Over the course of the country’s history, many coloured people internalized the fiction that we were not Black.

These classifications were accompanied by laws that compelled people to only live in areas with members of the same racial group. This apartheid spatial geography is how coloured and Black communities came to be further separated from each other. It was a divide-and-rule tactic and worked well for white supremacists to the extent that, over the course of the country’s history, many coloured people internalized the fiction that we were not Black. This belief was prevalent in my neighborhood, too.

I grew up in Grahamstown, a South African frontier city named after a colonial-era Scottish soldier, Colonel John Graham, in the early 1800s. He had fought the indigenous Xhosa people as part of Britain’s racist, colonial project to expand its empire across the world.

Only recently (in 2018) did the name of the city change to Makhanda, a Xhosa warrior and prophet who had led an attack against the British garrison in Grahamstown in 1819. This change signaled the commitment to remembering resistance to empire. But name changes cannot mask the enduring legacies of colonialism that still define the geography of the city.

The neighborhood where I spent most of the 1980s and 1990s was racially homogenous. I grew up hearing people in my neighborhood being referred to as coloured or brown. We were, mostly, of mixed racial heritage. These definitions were also framed in the negative: coloured or brown people are neither white nor Black. We spoke Afrikaans, not English or Xhosa, and we self-identified as a distinctive cultural and racial grouping.

I have many warm and positive memories of my early childhood, but I also have distinctly shameful memories of casual anti-Black racism and bigotry. My late mother’s tactic to get my sisters and I to draw the curtains in our bedroom at night was to scare us by saying that “the Bantu” would stare at us while we slept if we did not close the curtains. Bantu was a racist term for a Black person. My mom knew that we had been raised to think of “the Bantu” as a scary monster, and so she could draw from the well of anti-Black racist sentiment among coloureds to get us to behave.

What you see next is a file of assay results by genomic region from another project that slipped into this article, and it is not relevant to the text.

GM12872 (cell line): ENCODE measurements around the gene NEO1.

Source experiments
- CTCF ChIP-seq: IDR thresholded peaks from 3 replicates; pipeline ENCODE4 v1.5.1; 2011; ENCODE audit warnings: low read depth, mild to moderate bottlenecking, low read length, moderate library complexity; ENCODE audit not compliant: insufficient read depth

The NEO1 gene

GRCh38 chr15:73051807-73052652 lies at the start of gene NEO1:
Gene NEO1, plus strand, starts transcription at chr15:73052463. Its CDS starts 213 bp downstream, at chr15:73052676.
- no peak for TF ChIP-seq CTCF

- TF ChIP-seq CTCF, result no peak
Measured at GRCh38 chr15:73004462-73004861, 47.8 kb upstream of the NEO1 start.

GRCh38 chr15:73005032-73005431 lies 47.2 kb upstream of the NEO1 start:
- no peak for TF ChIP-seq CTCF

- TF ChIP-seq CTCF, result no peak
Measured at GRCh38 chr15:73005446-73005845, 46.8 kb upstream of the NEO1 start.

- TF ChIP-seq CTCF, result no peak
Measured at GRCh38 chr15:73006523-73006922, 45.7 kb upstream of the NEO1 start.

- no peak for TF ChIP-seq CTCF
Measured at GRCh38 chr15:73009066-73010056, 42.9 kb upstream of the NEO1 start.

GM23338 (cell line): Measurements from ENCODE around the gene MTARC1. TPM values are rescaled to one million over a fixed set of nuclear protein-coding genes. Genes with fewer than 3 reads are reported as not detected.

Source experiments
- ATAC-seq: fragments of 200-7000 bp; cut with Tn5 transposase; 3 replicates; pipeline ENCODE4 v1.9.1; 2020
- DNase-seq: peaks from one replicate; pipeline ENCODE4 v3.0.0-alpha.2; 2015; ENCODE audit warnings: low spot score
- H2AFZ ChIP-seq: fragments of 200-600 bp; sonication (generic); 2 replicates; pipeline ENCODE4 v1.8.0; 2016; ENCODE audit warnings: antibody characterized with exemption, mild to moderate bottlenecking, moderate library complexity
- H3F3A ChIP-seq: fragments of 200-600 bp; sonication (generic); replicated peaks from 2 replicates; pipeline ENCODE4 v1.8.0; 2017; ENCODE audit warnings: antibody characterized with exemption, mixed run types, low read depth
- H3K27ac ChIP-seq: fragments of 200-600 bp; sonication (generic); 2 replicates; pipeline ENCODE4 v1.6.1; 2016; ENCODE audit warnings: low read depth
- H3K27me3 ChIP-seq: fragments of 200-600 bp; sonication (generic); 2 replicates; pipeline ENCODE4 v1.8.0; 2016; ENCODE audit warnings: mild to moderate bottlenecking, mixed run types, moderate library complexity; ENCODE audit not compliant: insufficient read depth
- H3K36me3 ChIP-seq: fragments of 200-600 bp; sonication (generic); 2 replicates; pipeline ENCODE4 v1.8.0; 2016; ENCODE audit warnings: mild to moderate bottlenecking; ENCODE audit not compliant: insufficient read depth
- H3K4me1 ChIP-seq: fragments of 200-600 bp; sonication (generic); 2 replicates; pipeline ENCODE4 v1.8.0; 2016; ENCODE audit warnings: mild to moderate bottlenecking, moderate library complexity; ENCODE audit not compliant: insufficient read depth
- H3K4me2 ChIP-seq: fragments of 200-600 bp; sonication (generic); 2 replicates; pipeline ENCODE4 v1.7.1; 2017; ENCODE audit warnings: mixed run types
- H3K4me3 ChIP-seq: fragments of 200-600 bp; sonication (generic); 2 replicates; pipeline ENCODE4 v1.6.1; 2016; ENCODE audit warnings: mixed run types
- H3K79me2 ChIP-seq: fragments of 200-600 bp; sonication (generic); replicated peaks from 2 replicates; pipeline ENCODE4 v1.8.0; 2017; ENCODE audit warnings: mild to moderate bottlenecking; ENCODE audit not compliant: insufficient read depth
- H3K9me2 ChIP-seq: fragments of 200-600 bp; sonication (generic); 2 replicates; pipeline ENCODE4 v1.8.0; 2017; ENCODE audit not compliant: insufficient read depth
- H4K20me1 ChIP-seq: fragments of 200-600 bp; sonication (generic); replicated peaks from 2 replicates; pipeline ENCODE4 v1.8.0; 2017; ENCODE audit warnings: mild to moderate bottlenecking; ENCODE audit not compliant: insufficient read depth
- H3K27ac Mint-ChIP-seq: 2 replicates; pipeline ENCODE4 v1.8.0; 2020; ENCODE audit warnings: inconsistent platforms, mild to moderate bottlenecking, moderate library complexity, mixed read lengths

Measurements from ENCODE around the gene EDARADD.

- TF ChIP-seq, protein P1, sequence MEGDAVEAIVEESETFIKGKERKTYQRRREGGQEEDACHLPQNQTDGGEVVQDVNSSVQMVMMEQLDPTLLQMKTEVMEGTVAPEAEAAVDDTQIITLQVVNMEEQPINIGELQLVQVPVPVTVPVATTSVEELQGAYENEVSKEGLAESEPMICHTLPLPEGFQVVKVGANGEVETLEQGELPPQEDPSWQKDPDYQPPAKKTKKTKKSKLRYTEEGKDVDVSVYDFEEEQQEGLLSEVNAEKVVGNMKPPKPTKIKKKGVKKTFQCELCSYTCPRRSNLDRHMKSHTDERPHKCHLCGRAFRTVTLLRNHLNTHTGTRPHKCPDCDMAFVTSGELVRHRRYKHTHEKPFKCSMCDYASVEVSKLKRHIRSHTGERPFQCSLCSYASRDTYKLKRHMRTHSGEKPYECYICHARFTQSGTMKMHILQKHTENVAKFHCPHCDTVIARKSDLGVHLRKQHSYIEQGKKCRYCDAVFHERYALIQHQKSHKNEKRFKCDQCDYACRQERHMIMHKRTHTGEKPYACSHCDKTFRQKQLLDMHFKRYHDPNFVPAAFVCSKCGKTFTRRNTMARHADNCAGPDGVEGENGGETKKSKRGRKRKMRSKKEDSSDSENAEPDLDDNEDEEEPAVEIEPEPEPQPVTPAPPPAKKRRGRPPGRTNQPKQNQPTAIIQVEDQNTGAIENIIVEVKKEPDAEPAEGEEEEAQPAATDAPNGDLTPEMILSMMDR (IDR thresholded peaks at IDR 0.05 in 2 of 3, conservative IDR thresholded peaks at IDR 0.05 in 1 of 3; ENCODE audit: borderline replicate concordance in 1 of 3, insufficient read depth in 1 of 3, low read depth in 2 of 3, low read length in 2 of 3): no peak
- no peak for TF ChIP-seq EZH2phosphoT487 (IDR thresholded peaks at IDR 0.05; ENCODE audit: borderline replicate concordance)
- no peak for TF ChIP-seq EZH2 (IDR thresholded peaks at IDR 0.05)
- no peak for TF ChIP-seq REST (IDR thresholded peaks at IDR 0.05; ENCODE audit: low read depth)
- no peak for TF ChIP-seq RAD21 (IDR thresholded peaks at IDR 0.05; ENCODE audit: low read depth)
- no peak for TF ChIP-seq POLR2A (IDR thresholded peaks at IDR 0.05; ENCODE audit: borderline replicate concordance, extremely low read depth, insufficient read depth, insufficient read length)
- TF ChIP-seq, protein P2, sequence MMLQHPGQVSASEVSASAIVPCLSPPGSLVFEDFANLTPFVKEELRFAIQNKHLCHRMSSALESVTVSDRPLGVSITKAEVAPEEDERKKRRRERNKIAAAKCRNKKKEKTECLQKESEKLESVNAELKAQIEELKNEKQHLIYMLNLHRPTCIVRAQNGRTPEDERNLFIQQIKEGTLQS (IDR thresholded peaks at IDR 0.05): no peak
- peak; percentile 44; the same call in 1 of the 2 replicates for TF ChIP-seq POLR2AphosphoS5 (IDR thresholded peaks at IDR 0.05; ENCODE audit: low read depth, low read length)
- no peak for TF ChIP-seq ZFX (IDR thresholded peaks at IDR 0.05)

One of the interesting aspects of South African life is that many poor and working-class families have domestic workers. In my community, domestic workers and gardeners were mostly Black. Some were treated decently but many were also badly mistreated by coloured families. I recall witnessing lots of abuse and prejudices, from a refusal to use the Xhosa names of the workers and giving them English names instead—Mavis and Regina were especially popular choices—to accusations of theft, without due process, that could lead to dismissals on the spot.

White supremacists were so successful with their political project to keep race groups apart, in an attempt to preserve the imagined racial purity and presumed moral superiority of white people, that a hierarchy of races were codified in law, with profound social and political consequences for every community.

The apartheid government went so far as to establish separate and unequal chambers of parliament in the 1980s to represent coloured and Indian people. The puppet parliament supposedly elevated these groups above Blacks and sought to defuse any sense of solidarity among South Africans who are not white against apartheid, although it quickly lost credibility. Spatial segregation and political divide-and-rule tactics nonetheless had the intentional upshot of fueling Black-on-Black racism by dividing Black people with the invention of coloured identity.

I was not immune to this racism. I could not imagine being attracted to Black people sexually or romantically. It was only through cross-racial friendships and experiences at a mixed-race high school and university that I started to chip away at my own inherited anti-Black beliefs and attitudes. But for too many South Africans, as the shooting in Eldorado Park showed, that racial hierarchy and the antagonism it created between Black and coloured people lingers.